1. Be Subject to Christ’s Dominion with Your Faculties: The solemnity was instituted “to facilitate our becoming subject to Christ’s dominion without exempting any of our faculties since his power embraces all peoples.” As such, as subjects of the kingdom as indicated in the first reading, we are challenged to use our faculties to embrace the love of Christ by expanding our perspective of God as one who redeems.
  2. Let God Reign in Our Minds: The celebration was initiated “To let him reign in our minds, which must assent with perfect submission and firm belief to revealed truths, and to the doctrines of Christ” Therefore, since the second reading reminds us that God has made us Priests and Kings to serve our God, we are charged to set our minds on the things that are in heaven (Col. 3:1-4).
  3. Let God Reign in Our Wills: The feast was begun “to let Christ reign in our wills, which should obey the laws and precepts of God.” The message of the gospel that we are charged to bear witness to the truth in imitation of Christ further challenges us to please God with our wills in a way that we would do good and remain faithful.
  4. Let God Reign in Our Hearts: The event was debuted “to let him reign in our hearts, which should spurn natural desires, and love God above all things, and cleave to him alone.” Bearing in mind that “out of the abundance of the heart the mouth flows” (Mat.12:34), we are charged to use today’s celebration to preoccupy our hearts with lofty and holy thoughts by always gazing on God.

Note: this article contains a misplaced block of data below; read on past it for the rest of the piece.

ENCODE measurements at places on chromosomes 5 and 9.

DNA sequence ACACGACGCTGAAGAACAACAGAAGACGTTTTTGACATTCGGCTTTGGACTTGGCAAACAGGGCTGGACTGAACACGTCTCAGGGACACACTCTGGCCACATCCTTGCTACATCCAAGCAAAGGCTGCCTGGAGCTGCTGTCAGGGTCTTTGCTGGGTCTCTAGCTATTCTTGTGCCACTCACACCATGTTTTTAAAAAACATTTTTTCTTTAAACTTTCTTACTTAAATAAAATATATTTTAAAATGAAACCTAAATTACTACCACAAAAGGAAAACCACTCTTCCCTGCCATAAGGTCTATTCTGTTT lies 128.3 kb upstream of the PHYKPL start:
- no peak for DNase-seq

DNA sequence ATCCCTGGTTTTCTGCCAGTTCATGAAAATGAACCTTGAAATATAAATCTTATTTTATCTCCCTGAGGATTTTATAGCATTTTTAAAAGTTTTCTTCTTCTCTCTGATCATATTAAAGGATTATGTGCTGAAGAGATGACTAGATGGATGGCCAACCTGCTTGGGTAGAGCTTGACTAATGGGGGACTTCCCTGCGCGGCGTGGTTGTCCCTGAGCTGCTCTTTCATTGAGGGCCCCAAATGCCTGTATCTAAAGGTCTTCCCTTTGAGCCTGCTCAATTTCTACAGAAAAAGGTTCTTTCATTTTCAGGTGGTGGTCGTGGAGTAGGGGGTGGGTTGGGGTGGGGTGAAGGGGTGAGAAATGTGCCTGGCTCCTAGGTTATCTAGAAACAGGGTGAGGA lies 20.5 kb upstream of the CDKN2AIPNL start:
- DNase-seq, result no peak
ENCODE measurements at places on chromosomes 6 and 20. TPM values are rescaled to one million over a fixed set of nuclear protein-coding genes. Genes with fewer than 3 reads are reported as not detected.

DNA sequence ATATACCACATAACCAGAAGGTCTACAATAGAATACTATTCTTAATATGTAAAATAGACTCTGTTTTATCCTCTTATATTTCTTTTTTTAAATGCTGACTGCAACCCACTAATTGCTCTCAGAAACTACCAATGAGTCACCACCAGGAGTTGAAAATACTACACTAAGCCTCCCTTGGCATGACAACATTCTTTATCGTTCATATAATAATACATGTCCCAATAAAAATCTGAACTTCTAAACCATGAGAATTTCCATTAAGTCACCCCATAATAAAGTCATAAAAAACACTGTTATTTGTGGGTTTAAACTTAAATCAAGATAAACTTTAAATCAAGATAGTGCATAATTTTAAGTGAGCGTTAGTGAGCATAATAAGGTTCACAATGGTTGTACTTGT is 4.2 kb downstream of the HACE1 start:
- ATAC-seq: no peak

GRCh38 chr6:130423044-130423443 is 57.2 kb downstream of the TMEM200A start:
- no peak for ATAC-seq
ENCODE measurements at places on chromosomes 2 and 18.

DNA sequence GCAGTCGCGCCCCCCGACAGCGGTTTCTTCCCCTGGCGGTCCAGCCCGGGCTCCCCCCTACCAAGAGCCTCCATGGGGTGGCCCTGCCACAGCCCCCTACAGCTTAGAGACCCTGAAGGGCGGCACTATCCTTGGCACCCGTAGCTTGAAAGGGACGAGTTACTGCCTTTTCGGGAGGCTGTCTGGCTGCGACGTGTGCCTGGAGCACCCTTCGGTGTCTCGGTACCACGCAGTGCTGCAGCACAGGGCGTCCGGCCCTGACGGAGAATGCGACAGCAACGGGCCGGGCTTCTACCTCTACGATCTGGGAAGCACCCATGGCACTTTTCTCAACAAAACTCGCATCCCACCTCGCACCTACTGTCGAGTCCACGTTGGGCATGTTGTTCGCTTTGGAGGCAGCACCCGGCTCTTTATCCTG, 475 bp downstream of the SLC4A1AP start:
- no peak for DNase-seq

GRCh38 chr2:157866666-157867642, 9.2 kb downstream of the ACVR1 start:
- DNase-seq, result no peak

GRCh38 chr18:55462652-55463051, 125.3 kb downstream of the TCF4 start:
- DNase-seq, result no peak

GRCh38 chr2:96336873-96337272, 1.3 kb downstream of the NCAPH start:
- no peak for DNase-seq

5. Let God Reign in Our Bodies: The celebration came about “to let him reign in our bodies and in our members, which should serve as instruments for interior sanctification of our souls, or instruments of justice” unto God as Saint Paul would say. Our body is the temple of the Holy Spirit. As such, we are charged to seek the reign of God in our bodies by offering our lives as a living sacrifice (Romans 12:1-5) unto the King (God).

Summary Lines

  1. The first reading discloses that Daniel saw a vision of the Son of Man coming on the clouds of heaven to the one of great age.
  2. In the second reading from the Apocalypse of John, we are presented with Christ, the first-born from the dead, the ruler of the kings of the earth.
  3. John maintains that he made us a line of kings and priests to serve God his father.
  4. The gospel reading recounts how Jesus dared Pilate by emphatically stating: “Yes, I am a king. I was born for this…”
  5. Jesus had said that his kingdom is not of this world otherwise, his men would have fought to defend him.

Conclusion

The celebration of Christ the King reminds us about St. Augustine’s popular phrase in his seminal book, The City of God namely, city of God and city of Men. The implication of this thesis is that while God controls the affairs of men in both heaven and earth, human beings are sadly preoccupied with mundane interests as though they created themselves.

The lesson is clear – This event calls us to relive our baptismal commitment by embracing God’s kingship over our lives as sons and daughters who share in the priestly, kingly and prophetic mission of Christ. May today’s Eucharistic adoration, procession and joyous chants enrich our faith both now and forever. Have a blessed celebration!

Readings: Daniel 7:13-14; Ps 93:1ab.1b-2.5; Rev. 1:5-8; Gospel – Jn. 18:33b-37.